Without loss of generality, we simplified a few aspects of the reaction procedures. We did not include any information about the state or concentration of compounds, as this is not commonly specified in chemical equations. However, the current models could easily be broadened with the availability of higher quality data sets and an extension of the current text-based representation to include the compound state or concentration. The same is true for the relative quantities of precursors and solvents, characterizing the reaction scale, and for the atmosphere under which reactions are executed. These pieces of information are not reported uniformly in the experimental procedures and their use would degrade the overall performance of deep-learning schemes. Therefore, we decided to remove this information during the data standardization process. This decision led to some incomplete action sequences, especially for hydrogenation reactions that take place under hydrogen atmosphere.
We note that action sequence prediction models require chemical equations to include not only reactants and products, but also solvents and reagents. Recently developed retrosynthetic schemes3 are capable of predicting optimal solvents and catalysts and thus automatically provide the chemical equation in the required format. A recently reported algorithm can be used to infer common reagents and solvents automatically if they are not present in the chemical equation31.
Interestingly, a chemical procedure is the equivalent of a computer program for experimental chemists: a series of instructions specified in a human-readable format that unambiguously codifies the operations to execute the chemical experiment17, which could either be executed by human operators or by automation hardware. Accordingly, the Smiles2Actions model can be considered to write code for chemical synthesis, and therefore has similarities with machine programming32, where the core idea is software creating its own software. The use of artificial intelligence technologies for inferring experimental procedures will reduce the amount of trial and error in a traditional laboratory setup. When coupled with an automation system, this technology will contribute to a wider adoption of automation technologies, laying the foundations for a fully automated synthesis starting from only chemical equations. In fact, we strongly believe that the mathematical architectures presented in this paper will become an essential component to automatize general purpose synthetic chemistry on robotic systems. AI will not replace chemists, and the action sequences predicted by the model introduced in this work should always be verified for safety prior to the actual synthesis. But AI will soon reach a level where the predicted experimental procedures will be production-worthy, without requiring human intervention, and will directly be usable to drive automation hardware in a chemical laboratory or to reduce the amount of trial and error in a traditional laboratory setup.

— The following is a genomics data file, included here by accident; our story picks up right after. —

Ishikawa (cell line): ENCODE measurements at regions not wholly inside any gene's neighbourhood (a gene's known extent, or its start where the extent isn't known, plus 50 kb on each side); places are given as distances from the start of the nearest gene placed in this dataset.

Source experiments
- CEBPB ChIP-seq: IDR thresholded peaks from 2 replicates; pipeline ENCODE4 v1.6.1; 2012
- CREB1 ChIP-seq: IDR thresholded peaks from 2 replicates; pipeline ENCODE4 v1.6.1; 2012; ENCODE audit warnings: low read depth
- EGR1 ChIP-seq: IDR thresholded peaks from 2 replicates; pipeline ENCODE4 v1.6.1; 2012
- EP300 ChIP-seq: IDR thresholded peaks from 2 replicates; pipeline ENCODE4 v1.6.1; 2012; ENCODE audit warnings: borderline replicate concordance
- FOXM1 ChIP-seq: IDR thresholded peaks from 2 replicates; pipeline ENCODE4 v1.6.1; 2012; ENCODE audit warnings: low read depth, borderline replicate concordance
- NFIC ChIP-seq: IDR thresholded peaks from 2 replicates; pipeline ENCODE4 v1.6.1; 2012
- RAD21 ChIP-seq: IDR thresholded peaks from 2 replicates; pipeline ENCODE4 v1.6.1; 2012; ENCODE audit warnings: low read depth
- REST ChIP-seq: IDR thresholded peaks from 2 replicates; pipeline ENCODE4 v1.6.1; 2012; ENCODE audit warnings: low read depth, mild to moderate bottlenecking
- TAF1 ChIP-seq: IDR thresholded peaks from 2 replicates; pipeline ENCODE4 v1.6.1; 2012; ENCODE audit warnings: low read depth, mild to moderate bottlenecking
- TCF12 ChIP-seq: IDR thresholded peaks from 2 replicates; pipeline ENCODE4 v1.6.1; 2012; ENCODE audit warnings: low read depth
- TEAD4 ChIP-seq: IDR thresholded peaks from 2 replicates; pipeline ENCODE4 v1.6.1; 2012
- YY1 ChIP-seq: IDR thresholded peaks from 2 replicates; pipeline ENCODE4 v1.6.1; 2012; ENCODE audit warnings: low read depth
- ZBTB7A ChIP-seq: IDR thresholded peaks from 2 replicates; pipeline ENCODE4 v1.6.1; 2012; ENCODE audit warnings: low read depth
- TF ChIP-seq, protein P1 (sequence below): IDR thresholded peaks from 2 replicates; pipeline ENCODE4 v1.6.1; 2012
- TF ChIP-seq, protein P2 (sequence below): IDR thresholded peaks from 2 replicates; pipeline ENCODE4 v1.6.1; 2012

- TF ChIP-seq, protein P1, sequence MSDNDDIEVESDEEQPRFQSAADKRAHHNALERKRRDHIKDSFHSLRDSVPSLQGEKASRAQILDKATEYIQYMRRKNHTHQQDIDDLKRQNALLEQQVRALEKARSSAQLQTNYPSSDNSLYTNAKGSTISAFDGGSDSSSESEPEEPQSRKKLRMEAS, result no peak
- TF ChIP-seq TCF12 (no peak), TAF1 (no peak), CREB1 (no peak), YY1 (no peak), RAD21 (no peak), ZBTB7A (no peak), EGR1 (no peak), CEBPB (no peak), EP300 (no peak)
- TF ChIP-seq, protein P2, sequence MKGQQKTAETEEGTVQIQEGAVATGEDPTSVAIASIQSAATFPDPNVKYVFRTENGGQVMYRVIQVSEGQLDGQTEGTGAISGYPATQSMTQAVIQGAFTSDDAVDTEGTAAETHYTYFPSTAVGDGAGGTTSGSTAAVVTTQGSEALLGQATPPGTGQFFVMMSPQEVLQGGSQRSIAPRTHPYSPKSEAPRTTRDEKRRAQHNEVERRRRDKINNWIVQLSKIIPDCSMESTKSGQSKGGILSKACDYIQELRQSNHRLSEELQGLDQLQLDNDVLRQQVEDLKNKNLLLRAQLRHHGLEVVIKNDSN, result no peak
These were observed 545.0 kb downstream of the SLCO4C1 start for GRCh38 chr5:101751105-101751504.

Action sequence extraction
We used the pristine natural language processing model trained in ref. 17 (Paragraph2Actions) for the extraction of action sequences from experimental paragraphs.
Handling of compound names
The identification of the compounds present in the action sequences extracted from experimental procedures requires the mapping of the compound names to chemical structures. In the next paragraphs, we document the detailed procedure.
Compound name stripping